67

At a point in my code fileExistsAtPath: is returning NO for files that I have confirmed exist. I've been scratching my head at this and can't figure out why its not working, so changed it to this code as this directory absolutely exists but if it doesn't gets created anyway.

NSError* err = nil;
NSURL *dir = [[NSFileManager defaultManager] URLForDirectory:NSApplicationSupportDirectory
                                                       inDomain:NSUserDomainMask
                                              appropriateForURL:nil   
                                                         create: YES
                                                          error:&err];
BOOL exists = [[NSFileManager defaultManager] fileExistsAtPath:[dir absoluteString]];

After running this code the application directory folder exists and err is 0, yet exists is NO.

How can this be?

TIA

4
  • You're also not checking if the URLForDirectory... method returns nil.
    – bneely
    Feb 16, 2012 at 0:44
  • Further, the documentation doesn't indicate whether the create action is synchronous or asynchronous, but try sticking in a delay of a few seconds before your fileExistsAtPath: call and see if the result changes.
    – bneely
    Feb 16, 2012 at 0:45
  • Err is nil as I mentioned. Also dir is being populated correctly with the path of the directory (if I po it in the console or NSLog it, its contents are set correctly). The directory already exists anyway before I call this code - if I run the app twice fore example I still get that the exists BOOL is being set to 0.
    – Gruntcakes
    Feb 16, 2012 at 0:52
  • Why are you using [dir absoluteString] and not [dir path]?
    – bneely
    Feb 16, 2012 at 0:59

3 Answers 3

141

You should use [dir path], not [dir absoluteString].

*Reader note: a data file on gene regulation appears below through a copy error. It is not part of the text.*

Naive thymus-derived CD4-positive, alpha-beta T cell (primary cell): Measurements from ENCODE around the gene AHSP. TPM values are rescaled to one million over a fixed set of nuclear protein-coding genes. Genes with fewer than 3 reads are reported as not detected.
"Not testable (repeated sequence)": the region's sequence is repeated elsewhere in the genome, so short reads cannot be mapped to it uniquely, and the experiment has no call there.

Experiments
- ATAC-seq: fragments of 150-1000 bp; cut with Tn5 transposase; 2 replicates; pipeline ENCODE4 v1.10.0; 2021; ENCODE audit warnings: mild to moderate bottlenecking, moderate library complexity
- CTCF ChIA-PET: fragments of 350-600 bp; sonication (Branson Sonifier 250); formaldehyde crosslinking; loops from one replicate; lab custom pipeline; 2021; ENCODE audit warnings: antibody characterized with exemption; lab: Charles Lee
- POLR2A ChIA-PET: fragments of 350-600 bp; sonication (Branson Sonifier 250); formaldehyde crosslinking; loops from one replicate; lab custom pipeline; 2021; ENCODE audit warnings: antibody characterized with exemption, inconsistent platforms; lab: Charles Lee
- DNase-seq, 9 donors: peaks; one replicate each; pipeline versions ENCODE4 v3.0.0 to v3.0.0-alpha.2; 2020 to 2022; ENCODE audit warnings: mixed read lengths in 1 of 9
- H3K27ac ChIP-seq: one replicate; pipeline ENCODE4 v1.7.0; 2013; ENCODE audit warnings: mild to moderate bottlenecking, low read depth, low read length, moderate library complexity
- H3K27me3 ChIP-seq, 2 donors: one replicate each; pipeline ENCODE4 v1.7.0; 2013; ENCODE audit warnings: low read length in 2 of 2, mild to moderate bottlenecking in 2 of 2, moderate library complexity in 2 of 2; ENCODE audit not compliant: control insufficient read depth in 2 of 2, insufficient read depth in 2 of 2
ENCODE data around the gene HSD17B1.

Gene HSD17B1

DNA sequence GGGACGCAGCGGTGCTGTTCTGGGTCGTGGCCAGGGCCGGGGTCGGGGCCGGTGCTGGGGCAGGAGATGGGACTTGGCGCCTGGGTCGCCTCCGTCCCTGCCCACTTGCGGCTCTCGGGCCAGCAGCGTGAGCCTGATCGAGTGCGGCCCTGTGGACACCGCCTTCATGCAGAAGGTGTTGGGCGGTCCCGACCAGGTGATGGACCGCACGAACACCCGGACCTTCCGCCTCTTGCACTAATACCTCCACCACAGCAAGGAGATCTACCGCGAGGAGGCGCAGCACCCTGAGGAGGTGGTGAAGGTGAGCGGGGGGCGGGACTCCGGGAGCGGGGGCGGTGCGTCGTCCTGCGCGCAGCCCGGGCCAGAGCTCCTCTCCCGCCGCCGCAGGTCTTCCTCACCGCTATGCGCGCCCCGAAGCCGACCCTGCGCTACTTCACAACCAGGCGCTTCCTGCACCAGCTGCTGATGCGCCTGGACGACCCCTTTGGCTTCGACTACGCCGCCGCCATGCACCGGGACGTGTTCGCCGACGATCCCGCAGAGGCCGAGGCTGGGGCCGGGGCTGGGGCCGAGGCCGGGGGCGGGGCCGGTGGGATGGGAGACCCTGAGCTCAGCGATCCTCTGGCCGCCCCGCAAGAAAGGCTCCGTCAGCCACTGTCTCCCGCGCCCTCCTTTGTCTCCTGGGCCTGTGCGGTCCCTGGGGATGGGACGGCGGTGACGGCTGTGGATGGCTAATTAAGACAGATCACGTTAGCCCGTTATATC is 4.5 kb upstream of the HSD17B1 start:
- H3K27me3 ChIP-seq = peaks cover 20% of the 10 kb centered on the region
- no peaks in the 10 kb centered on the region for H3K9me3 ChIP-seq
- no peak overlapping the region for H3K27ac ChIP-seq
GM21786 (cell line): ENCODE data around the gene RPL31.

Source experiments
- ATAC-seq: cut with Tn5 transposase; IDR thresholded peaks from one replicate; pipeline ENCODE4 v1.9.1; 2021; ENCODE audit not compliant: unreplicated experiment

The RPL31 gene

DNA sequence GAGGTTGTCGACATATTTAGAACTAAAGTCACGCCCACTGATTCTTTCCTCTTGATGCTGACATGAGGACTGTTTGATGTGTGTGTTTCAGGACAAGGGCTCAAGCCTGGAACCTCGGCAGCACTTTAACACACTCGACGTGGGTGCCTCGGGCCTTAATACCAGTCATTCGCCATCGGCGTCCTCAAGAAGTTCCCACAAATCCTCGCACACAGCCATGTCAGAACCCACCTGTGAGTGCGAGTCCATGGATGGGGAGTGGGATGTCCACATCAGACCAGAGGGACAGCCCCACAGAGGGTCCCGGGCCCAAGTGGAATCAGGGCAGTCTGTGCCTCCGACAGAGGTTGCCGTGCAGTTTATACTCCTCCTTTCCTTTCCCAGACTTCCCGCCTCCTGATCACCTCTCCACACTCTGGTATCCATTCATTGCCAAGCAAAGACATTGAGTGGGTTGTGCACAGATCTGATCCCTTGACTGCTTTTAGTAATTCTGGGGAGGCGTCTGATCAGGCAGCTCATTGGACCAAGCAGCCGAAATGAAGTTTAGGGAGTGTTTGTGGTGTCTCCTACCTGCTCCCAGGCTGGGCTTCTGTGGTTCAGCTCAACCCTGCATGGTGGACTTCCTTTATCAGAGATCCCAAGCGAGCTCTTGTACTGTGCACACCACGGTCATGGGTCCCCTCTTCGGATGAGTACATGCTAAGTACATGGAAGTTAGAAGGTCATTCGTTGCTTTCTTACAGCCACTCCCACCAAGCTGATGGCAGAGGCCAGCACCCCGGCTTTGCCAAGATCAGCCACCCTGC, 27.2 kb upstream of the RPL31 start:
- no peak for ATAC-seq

3
  • 6
    Can you please note what is the mf difference that made me waste an hour or so debugging my code?
    – Mazyod
    Jun 20, 2014 at 14:28
  • 10
    path returns a regular path. absoluteString returns a file:/// url as a string. (lldb) print fileURL.path (String!) $R0 = "/Users/joshwisenbaker/Library/Developer/CoreSimulator/Devices/4ED0C33D-A9AB-49EF-9AD3-13396E7C3CCA/data/Containers/Shared/AppGroup/D2180E2E-A409-430E-AC47-C71353547417/jobs.plist" (lldb) print fileURL.absoluteString (String!) $R1 = "file:///Users/joshwisenbaker/Library/Developer/CoreSimulator/Devices/4ED0C33D-A9AB-49EF-9AD3-13396E7C3CCA/data/Containers/Shared/AppGroup/D2180E2E-A409-430E-AC47-C71353547417/jobs.plist"
    – macshome
    Jul 16, 2014 at 4:46
  • 1
    i am using path, still it is returning false everytime Dec 11, 2017 at 7:56
5

I was bashing my head against the wall for a few hours. Apparently on each and every run in xcode (on simulator) the app directory path was changing. The UUID part of it. So instead of storing the fullpath I ended up persisting the path postfix and prefixing that with whatever storage class is implied: temporary, cached or documents :-[ You realize why you have to sometimes run on device even if you don't explore the depths of Metal, GLES or multitouch? ;^)

4

There is a distinction between path and url. A path in unix representation is the location where your particular file or directory exists. Like "/Users/username/Desktop/myfile.txt"

Wheres a url not only contains the location but scheme as well, e.g: http:// or https:// and in our case a file url (file:///Users/username/Desktop/myfile.txt)

Methods like fileExistsAtPath or removeItemAtPath need path in the parameter rather than a url.

While methods like copyItemAtURL:toURL:error:(NSError * _Nullable *)error expects a url.

Use path attribute of NSURL object to retrieve the path. absoluteString gives you the path along with the scheme.

Your Answer

By clicking “Post Your Answer”, you agree to our terms of service, privacy policy and cookie policy

Not the answer you're looking for? Browse other questions tagged or ask your own question.